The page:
Armstrong Economics Blog/War Re-P osted Apr 20, 2023 by Martin Armstrong
Do your passions include walks on the beach, traveling, and Wilhelm’s tank coordinates? Germany is warning both soldiers and politicians to be wary of Russian spies who are using dating apps, namely Tinder, to gather intel. Germany’s Military Counterintelligence Service (MAD) told the newspaper Welt am Sonntag that “members of other intelligence services (e.g. Russia) use social media to specifically establish contacts with members of the Bundeswehr.”
Germany’s Federal Office for the Protection of the Constitution said Russian spy efforts are on par with the Cold War. However, trained young spies are looking to meet all of the men from “unfriendly nations.” Before the war began, Australia’s counter-espionage agency ASIO reported that spies from foreign nations were on popular dating apps such as Tinder, Hinge, and Bumble. ASIO director-general Mike Burgess claimed that spies were attempting to interfere in Australia’s election and said that spying efforts began at the start of the pandemic. “ASIO is also tracking suspicious approaches on dating platforms such as Tinder, Bumble and Hinge. My message for any potential victims on these sites is a familiar one – if it seems too good to be true, it probably is,” Burgess stated.
Beautiful women are extremely effective spies and this tactic has been used throughout history. In fact, some of the gadgets used in James Bond films were inspired by the 39 female spies in Britain’s Special Operations Executive (SOE) who helped defeat the Axis powers during World War II. “Women are really good at talking to a teenage boy, listening to his problems, using the powers of persuasion and concern and consideration to get them on board [to join the resistance in France],” author and historian Sarah Rose explained.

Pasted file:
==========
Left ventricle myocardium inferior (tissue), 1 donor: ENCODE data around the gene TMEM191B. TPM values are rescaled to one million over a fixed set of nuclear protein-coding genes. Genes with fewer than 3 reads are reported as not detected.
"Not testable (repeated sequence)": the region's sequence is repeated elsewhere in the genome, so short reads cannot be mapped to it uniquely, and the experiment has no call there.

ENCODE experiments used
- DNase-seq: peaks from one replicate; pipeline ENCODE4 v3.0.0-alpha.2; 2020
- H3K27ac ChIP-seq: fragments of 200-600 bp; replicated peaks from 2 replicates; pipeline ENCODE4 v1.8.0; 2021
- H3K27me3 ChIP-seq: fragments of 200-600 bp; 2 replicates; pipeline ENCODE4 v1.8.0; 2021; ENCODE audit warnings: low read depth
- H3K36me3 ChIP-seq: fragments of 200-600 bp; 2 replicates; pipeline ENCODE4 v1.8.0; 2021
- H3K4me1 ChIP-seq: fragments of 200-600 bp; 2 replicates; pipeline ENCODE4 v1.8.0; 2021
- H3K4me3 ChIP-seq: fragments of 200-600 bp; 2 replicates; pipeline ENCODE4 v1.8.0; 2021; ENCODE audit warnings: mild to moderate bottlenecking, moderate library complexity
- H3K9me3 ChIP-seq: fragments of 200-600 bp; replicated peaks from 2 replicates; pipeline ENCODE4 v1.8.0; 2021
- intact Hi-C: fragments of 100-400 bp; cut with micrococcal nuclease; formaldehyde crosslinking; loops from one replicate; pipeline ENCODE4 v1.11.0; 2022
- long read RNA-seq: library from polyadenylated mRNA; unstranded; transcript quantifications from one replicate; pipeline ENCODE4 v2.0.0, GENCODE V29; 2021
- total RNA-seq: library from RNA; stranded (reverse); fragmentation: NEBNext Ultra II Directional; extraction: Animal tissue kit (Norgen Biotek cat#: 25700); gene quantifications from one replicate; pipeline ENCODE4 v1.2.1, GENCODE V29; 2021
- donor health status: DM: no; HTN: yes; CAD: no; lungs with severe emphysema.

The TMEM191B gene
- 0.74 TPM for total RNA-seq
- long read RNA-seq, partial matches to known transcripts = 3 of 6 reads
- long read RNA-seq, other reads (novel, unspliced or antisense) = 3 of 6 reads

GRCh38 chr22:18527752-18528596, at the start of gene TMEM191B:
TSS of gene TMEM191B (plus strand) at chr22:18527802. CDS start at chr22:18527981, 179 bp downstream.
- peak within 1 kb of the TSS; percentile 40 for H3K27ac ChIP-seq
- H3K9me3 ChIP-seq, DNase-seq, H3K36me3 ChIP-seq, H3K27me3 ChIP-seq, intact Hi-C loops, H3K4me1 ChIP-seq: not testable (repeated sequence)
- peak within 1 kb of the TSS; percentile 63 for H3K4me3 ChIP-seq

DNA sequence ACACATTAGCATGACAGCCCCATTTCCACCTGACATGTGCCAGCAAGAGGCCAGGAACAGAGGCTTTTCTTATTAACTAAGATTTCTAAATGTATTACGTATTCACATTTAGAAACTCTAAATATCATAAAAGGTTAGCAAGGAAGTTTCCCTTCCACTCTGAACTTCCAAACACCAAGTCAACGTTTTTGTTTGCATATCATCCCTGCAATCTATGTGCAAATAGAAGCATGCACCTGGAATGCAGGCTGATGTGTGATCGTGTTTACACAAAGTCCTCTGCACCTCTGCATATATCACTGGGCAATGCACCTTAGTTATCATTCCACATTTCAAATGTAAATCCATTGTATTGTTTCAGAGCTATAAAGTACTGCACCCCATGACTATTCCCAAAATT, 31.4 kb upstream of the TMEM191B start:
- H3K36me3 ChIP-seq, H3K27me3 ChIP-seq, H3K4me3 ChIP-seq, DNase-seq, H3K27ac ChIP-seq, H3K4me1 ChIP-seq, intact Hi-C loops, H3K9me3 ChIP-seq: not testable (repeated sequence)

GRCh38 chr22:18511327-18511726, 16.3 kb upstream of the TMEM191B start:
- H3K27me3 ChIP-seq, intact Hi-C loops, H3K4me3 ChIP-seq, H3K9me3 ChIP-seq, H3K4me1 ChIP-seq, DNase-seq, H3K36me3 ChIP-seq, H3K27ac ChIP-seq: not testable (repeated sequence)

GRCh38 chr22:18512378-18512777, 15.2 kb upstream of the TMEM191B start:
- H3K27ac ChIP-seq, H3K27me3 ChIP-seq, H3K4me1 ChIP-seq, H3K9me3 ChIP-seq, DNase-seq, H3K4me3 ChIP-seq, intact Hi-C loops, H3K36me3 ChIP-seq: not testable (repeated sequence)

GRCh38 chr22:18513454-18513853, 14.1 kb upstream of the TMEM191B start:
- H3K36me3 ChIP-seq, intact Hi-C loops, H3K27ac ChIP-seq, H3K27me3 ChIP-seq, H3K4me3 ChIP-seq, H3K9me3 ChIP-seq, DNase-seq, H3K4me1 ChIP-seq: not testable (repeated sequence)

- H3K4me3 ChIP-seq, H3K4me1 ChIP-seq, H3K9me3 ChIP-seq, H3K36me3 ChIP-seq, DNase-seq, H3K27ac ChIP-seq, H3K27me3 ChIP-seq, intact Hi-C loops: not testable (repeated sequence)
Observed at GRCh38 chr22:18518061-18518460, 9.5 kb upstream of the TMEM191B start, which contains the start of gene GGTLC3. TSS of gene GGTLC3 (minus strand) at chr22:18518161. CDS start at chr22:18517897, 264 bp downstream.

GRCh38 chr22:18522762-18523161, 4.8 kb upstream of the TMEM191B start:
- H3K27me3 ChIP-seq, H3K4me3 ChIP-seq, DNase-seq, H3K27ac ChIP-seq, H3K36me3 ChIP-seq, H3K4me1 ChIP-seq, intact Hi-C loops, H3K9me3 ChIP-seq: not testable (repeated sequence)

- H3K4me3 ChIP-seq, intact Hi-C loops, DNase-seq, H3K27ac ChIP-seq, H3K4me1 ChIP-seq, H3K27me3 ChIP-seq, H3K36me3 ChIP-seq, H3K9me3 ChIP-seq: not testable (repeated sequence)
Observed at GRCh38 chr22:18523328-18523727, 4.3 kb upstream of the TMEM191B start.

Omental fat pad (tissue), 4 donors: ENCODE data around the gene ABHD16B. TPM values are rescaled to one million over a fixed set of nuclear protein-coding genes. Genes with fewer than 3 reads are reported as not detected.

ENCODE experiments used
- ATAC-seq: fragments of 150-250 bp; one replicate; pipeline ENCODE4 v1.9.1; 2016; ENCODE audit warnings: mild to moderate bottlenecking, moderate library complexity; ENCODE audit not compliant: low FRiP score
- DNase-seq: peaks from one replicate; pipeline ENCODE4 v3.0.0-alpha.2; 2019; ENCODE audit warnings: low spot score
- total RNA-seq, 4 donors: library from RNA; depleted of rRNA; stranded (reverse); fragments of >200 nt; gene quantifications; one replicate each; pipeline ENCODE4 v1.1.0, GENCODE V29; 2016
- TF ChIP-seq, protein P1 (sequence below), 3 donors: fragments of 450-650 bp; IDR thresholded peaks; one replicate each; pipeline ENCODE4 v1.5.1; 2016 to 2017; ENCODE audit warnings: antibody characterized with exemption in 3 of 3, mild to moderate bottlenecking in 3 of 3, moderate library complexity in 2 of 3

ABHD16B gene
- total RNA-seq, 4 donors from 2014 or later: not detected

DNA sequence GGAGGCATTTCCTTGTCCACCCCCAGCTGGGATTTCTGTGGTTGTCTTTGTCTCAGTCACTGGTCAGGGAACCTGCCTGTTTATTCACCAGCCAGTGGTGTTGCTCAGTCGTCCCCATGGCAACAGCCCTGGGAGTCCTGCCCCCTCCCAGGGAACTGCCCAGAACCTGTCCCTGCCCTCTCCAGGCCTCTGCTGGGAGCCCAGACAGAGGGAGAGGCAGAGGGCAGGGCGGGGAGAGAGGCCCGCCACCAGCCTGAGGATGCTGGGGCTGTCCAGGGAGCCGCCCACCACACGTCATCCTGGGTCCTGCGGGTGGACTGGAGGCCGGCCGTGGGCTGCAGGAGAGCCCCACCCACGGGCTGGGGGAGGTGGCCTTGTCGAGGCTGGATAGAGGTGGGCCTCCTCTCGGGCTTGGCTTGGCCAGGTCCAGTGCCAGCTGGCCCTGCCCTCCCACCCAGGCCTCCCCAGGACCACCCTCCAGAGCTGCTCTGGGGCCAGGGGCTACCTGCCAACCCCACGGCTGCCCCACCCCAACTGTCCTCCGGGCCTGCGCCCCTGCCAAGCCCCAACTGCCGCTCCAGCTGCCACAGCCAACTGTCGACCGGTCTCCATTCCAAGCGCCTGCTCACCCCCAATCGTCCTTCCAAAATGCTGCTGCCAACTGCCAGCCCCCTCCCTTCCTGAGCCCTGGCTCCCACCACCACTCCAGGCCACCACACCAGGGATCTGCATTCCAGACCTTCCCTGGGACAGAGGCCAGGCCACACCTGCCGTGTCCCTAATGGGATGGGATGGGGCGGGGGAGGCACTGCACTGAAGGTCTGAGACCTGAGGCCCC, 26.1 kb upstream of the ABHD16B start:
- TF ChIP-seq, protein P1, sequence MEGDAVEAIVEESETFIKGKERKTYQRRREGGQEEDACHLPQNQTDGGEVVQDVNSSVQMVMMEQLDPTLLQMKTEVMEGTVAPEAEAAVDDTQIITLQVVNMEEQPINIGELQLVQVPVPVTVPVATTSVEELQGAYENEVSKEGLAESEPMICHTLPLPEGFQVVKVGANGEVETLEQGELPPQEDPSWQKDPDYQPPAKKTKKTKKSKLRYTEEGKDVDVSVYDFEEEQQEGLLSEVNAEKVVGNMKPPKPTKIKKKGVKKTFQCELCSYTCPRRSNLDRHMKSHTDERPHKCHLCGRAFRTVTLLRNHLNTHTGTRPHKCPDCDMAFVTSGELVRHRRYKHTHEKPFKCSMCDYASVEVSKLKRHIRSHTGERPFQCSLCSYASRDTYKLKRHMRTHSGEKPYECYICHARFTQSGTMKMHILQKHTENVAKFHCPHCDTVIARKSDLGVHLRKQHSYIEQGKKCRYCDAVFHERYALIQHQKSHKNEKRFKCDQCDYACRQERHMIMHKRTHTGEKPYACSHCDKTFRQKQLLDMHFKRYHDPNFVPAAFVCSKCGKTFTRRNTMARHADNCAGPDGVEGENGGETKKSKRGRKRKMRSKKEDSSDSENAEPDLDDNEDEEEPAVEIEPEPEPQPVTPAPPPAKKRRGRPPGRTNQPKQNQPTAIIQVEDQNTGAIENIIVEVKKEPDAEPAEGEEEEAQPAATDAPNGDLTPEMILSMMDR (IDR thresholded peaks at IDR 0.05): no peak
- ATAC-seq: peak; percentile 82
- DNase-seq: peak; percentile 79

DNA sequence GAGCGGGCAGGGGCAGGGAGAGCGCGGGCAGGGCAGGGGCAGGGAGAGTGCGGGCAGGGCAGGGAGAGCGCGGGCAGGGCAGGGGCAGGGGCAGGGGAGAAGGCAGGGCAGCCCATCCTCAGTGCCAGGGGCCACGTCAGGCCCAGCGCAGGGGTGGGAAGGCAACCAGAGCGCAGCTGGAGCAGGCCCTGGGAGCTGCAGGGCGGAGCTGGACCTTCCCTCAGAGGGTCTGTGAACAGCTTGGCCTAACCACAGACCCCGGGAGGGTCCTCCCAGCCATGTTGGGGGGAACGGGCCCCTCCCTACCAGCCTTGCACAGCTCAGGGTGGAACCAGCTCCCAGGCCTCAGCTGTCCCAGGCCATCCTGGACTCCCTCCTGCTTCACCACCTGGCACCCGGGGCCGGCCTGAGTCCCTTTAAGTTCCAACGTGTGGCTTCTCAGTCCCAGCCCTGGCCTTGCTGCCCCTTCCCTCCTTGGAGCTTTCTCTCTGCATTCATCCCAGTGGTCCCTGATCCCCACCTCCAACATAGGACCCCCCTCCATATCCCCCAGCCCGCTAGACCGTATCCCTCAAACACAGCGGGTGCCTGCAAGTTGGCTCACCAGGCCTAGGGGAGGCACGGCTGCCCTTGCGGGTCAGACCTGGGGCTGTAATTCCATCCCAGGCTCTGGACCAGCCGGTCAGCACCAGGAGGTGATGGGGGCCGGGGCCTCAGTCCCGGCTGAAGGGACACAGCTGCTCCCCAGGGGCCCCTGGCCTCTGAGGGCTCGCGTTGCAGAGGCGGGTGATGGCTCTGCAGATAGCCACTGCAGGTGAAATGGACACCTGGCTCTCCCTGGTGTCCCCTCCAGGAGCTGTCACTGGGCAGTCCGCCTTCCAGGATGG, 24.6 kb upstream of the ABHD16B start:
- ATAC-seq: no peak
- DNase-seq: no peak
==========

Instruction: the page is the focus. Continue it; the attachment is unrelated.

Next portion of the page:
Women excelled in espionage during World War II and there are countless examples of heroic women gathering priceless intel. William Stevenson’s “Spymistress: The True Story of the Greatest Female Secret Agent of World War II” discusses the young Romanian woman Vera Atkins who only permitted her story to be published posthumously. Atkins (real surname Rosenberg) met “agent Intrepid,” the man who inspired the James Bond stories, in Bucharest when she was only 23. He introduced her to the German ambassador to Romania and she quickly became Churchill’s top spy. Atkins even used her charm on William Donovan, the creator of the CIA, and convinced him to push America into the war.
Nearly all countries employ beautiful women for espionage. Unlike the last global war, the internet will make it far easier for these women to complete their missions. Modern wars will be fought with technology and intelligence over brute strength. Human nature never changes, and men will fall victim to their allure.